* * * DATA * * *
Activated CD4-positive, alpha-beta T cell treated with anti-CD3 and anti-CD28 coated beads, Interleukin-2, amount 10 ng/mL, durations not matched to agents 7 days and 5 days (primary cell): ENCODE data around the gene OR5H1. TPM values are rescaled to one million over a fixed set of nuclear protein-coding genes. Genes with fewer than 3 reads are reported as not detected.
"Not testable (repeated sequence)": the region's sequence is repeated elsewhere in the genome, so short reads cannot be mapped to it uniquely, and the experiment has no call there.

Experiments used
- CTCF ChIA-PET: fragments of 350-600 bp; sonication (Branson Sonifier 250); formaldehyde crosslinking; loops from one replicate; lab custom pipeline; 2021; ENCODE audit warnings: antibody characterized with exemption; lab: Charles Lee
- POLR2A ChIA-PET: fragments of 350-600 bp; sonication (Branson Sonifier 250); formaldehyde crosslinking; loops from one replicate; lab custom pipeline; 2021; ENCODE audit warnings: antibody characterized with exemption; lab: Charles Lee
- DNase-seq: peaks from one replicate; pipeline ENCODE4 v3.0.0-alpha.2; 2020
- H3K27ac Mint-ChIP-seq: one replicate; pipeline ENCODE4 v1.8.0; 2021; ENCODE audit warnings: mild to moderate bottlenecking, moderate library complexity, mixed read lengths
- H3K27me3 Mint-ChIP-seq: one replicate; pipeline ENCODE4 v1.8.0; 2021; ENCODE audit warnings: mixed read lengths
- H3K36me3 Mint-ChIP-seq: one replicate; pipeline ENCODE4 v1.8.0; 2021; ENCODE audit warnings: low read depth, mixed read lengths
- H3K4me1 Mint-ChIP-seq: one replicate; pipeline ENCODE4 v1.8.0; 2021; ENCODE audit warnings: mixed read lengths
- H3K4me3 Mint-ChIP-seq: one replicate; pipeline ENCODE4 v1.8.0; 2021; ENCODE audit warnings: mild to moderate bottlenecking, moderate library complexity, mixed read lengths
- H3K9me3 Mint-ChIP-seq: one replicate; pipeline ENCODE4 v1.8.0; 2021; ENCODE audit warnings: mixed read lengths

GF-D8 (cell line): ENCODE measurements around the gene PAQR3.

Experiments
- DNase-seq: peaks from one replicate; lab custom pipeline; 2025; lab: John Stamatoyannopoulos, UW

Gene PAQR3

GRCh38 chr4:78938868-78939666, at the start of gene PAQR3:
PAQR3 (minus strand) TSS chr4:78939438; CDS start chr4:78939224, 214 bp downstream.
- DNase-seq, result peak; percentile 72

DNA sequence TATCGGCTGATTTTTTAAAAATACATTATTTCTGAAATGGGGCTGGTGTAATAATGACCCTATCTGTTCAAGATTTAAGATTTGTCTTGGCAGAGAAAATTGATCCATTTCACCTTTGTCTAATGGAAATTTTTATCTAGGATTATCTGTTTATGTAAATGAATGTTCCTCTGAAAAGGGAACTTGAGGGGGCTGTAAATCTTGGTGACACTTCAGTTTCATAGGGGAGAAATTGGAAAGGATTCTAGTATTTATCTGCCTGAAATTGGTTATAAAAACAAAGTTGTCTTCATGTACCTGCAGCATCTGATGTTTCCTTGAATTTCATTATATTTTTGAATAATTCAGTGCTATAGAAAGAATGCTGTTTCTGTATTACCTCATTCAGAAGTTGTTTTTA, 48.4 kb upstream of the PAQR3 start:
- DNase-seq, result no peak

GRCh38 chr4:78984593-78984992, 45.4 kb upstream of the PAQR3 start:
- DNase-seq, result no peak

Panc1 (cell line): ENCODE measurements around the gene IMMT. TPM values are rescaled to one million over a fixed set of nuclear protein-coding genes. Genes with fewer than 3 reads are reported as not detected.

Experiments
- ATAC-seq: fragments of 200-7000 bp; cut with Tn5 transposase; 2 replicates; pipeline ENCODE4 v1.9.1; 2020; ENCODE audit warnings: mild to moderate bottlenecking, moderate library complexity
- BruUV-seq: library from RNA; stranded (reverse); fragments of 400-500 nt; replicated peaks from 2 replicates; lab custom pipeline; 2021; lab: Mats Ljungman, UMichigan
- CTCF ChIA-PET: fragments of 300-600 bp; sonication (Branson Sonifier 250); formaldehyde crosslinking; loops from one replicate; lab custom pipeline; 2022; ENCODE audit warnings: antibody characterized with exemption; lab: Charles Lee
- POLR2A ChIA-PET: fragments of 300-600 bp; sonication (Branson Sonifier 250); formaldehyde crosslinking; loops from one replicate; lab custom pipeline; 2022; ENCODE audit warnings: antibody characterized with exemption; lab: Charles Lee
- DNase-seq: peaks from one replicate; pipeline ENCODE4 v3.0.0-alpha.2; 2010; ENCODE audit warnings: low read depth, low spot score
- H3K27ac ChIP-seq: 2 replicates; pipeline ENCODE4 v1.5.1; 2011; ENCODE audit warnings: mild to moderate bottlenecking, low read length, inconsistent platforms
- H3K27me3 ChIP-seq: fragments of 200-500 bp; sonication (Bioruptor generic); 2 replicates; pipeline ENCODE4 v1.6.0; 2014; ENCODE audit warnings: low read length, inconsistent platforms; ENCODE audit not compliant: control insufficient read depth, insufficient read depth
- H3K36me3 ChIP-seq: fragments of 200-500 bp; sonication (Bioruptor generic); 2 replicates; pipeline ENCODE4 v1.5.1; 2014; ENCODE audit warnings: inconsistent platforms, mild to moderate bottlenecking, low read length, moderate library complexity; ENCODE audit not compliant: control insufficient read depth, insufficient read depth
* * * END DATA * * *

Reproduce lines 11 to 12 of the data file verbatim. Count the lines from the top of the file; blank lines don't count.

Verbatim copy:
- H3K4me3 Mint-ChIP-seq: one replicate; pipeline ENCODE4 v1.8.0; 2021; ENCODE audit warnings: mild to moderate bottlenecking, moderate library complexity, mixed read lengths
- H3K9me3 Mint-ChIP-seq: one replicate; pipeline ENCODE4 v1.8.0; 2021; ENCODE audit warnings: mixed read lengths